WHAT IS CIP?
CIP is an abbreviation for “Clean in Place”, which is a cleaning method that involves cleaning equipment without moving it. CIP is a closed system in which a recirculating cleaning solution (often applied with nozzles) cleans, rinses, and sanitizes equipment. The CIP system is typically automatically controlled, and cleaning sequences are assigned the optimum timing for efficient cleaning of all plant parts.
WHAT IS CLEAN IN PLACE MEMBRANE?
Clean in Place (CIP) according to the membrane manufacturer's recommendations, using normalization formulas, determines the best time and conditions for scheduling a CIP. Waiting a long time can result in irreversible membrane damage.
WHAT IS CLEAN IN PLACE STORAGE?
Clean-in-place (CIP) systems are gaining popularity in the food manufacturing industry. The system's design helps in cleaning the interior surfaces of a storage tank and the lines leading out of it more effective and efficient without requiring the user to enter the tank.
HOW MUCH TIME DOES CLEAN IN PLACE UNIT TAKES?
Even though CIP technology provides numerous benefits to liquid processing companies, many existing and older CIP systems are extremely resource-intensive, wasting large amounts of water, energy, and cleaning chemicals.At the very same time, while CIP typically does not involve lengthy dismantling and cleaning tasks, it can still cause significant downtime.Production is halted while the CIP process is carried out. In general, a CIP cycle takes between 60 and 90 minutes. This can be very expensive for manufacturers, especially if the CIP process is repeated several times across the day.
CLEAN IN PLACE RECOVERY UNIT
As reducing our overall impact on the environment becomes more significant, industry is now under increasing pressure to reduce the amount of process wastewater discharged to sewers. However, handling larger volumes of this wastewater can be costly.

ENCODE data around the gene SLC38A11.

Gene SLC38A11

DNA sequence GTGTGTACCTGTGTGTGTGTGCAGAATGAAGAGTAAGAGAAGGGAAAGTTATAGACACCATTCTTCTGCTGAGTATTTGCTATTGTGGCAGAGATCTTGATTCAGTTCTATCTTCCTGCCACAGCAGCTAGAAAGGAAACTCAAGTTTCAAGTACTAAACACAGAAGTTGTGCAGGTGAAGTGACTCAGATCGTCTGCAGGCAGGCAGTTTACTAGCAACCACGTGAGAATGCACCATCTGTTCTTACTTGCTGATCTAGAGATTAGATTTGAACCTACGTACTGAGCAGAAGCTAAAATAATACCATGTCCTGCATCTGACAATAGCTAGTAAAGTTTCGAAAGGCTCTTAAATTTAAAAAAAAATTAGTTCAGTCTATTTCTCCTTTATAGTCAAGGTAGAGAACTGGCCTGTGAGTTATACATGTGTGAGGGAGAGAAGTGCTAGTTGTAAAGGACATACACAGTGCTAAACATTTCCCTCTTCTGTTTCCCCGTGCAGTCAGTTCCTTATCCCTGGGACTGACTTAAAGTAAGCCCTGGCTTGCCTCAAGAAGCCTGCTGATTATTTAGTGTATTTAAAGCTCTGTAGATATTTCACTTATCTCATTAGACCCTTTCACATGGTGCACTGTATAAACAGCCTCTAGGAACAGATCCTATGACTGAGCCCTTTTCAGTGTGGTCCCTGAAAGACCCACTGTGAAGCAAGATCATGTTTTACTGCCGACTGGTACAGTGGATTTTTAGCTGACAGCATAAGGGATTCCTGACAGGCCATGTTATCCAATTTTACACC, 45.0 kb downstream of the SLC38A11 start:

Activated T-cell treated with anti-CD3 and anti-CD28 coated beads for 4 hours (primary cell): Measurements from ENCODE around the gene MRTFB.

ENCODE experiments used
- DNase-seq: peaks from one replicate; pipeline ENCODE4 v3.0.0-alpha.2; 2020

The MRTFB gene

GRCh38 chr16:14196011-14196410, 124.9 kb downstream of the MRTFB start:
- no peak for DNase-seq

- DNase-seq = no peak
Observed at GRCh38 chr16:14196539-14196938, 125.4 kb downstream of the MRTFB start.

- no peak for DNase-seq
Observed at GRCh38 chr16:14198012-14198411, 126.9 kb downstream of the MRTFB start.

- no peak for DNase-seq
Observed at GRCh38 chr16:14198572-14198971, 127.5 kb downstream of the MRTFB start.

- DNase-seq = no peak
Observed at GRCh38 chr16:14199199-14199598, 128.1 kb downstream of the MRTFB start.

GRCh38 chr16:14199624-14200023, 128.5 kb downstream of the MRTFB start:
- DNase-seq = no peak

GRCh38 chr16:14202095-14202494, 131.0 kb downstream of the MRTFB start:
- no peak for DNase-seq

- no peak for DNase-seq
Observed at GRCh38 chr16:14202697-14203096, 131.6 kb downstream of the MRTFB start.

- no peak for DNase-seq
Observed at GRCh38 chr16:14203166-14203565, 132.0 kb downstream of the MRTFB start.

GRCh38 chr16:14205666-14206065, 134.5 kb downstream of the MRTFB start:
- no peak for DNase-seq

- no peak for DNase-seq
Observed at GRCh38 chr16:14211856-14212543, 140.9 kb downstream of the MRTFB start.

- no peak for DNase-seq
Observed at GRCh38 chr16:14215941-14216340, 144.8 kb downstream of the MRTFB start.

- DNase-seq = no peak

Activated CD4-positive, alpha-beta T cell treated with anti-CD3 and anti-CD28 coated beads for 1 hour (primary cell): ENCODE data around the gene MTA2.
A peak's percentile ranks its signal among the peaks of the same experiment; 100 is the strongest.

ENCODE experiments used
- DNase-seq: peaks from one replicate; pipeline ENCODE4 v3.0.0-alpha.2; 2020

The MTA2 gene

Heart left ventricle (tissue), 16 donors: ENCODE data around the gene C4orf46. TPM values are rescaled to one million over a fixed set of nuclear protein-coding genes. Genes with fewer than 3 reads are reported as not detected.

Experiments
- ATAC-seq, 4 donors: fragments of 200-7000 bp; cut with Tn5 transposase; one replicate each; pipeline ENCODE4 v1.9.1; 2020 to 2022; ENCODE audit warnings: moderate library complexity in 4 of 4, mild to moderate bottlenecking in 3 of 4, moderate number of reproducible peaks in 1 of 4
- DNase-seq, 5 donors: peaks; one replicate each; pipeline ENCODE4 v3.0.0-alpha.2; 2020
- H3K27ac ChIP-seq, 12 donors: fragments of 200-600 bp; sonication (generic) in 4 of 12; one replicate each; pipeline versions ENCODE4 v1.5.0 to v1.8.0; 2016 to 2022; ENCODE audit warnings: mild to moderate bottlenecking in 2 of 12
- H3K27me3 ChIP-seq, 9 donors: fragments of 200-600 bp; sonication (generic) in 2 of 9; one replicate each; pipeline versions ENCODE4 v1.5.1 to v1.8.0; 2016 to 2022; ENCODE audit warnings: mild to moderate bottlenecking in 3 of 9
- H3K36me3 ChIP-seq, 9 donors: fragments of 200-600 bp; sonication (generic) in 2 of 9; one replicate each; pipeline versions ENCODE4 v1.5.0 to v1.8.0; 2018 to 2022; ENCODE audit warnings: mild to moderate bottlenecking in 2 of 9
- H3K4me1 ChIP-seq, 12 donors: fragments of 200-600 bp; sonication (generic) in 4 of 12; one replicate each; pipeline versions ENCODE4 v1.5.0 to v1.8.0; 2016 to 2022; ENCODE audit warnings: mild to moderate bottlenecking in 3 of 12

The majority of industries have already lowered their water consumption to the bare minimum. Despite the use of efficient clean-in-place (CIP) systems and the ability to recycle detergents multiple times, large volumes of caustic wastewater are frequently generated.Cleaning solutions, which primarily consist of a 2–4 percent sodium hydroxide solution, become clogged with impurities such as proteins, sugars, after repeated use and must be replaced. These solutions, however, can be cleaned and regenerated for continued use using a GEA nanofiltration (NF) plant, saving money and avoiding disposal issues.The recovery of these CIP solutions is accomplished through membrane filtration at the fluid's normal operating temperature (up to 70 °C). The polluted CIP solution is routed through a bypass system into the main storage tank, ultrafiltered (UF). This removes colloidal impurities that are suspended in the water. CIP solutions are usually considered directly in a nanofiltration (NF) system to eliminate color and low-molecular-weight impurities. The contaminants in the retentate are concentrated, allowing the purified caustic solution permeate to pass through at the same concentration and temperature as the feed.
ADVANTAGES OF CIP CYCLE
- REDUCTION IN CHEMICAL LOSS: It reduced chemical loss saves money and extends application intervals.
- LOWER COSTS: It lowers the cost of wastewater neutralization.
- LOWER ENERGY COSTS: It reduces energy costs as a result of high-temperature filtration.
- PLUG AND PLAY DESIGN: It designed in plug-and-play for simple integration into existing CIP systems.
- INCREASE IN RETURN OF INVESTMENT: Standardized modular design to reduce investment costs and increase return on investment